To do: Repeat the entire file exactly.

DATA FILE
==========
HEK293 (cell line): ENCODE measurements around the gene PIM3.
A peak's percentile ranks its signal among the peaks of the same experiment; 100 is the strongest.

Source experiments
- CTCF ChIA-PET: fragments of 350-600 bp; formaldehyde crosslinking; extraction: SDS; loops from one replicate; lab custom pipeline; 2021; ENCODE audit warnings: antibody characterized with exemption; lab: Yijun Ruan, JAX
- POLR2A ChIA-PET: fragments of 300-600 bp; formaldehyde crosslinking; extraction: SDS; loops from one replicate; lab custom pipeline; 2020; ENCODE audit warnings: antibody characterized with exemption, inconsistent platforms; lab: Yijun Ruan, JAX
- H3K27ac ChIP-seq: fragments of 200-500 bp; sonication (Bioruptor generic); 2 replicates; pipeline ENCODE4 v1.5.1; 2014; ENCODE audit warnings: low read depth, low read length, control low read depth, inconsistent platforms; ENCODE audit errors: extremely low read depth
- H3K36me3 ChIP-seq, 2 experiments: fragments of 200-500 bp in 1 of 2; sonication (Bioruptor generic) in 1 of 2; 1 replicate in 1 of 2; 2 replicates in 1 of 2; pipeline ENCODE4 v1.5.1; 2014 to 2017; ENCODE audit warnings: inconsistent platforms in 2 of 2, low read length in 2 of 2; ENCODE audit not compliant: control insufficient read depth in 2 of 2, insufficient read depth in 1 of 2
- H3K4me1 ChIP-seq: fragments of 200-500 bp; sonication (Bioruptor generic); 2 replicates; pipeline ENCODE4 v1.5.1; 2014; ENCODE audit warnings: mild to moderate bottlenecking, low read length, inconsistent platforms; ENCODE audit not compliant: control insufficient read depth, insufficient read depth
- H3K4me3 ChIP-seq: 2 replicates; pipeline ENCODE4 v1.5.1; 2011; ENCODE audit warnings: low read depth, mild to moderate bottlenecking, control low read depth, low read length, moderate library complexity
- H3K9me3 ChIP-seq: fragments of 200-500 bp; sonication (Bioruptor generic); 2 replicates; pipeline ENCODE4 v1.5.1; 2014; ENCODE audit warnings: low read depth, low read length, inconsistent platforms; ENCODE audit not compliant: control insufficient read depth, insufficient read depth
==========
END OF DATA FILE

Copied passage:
HEK293 (cell line): ENCODE measurements around the gene PIM3.
A peak's percentile ranks its signal among the peaks of the same experiment; 100 is the strongest.

Source experiments
- CTCF ChIA-PET: fragments of 350-600 bp; formaldehyde crosslinking; extraction: SDS; loops from one replicate; lab custom pipeline; 2021; ENCODE audit warnings: antibody characterized with exemption; lab: Yijun Ruan, JAX
- POLR2A ChIA-PET: fragments of 300-600 bp; formaldehyde crosslinking; extraction: SDS; loops from one replicate; lab custom pipeline; 2020; ENCODE audit warnings: antibody characterized with exemption, inconsistent platforms; lab: Yijun Ruan, JAX
- H3K27ac ChIP-seq: fragments of 200-500 bp; sonication (Bioruptor generic); 2 replicates; pipeline ENCODE4 v1.5.1; 2014; ENCODE audit warnings: low read depth, low read length, control low read depth, inconsistent platforms; ENCODE audit errors: extremely low read depth
- H3K36me3 ChIP-seq, 2 experiments: fragments of 200-500 bp in 1 of 2; sonication (Bioruptor generic) in 1 of 2; 1 replicate in 1 of 2; 2 replicates in 1 of 2; pipeline ENCODE4 v1.5.1; 2014 to 2017; ENCODE audit warnings: inconsistent platforms in 2 of 2, low read length in 2 of 2; ENCODE audit not compliant: control insufficient read depth in 2 of 2, insufficient read depth in 1 of 2
- H3K4me1 ChIP-seq: fragments of 200-500 bp; sonication (Bioruptor generic); 2 replicates; pipeline ENCODE4 v1.5.1; 2014; ENCODE audit warnings: mild to moderate bottlenecking, low read length, inconsistent platforms; ENCODE audit not compliant: control insufficient read depth, insufficient read depth
- H3K4me3 ChIP-seq: 2 replicates; pipeline ENCODE4 v1.5.1; 2011; ENCODE audit warnings: low read depth, mild to moderate bottlenecking, control low read depth, low read length, moderate library complexity
- H3K9me3 ChIP-seq: fragments of 200-500 bp; sonication (Bioruptor generic); 2 replicates; pipeline ENCODE4 v1.5.1; 2014; ENCODE audit warnings: low read depth, low read length, inconsistent platforms; ENCODE audit not compliant: control insufficient read depth, insufficient read depth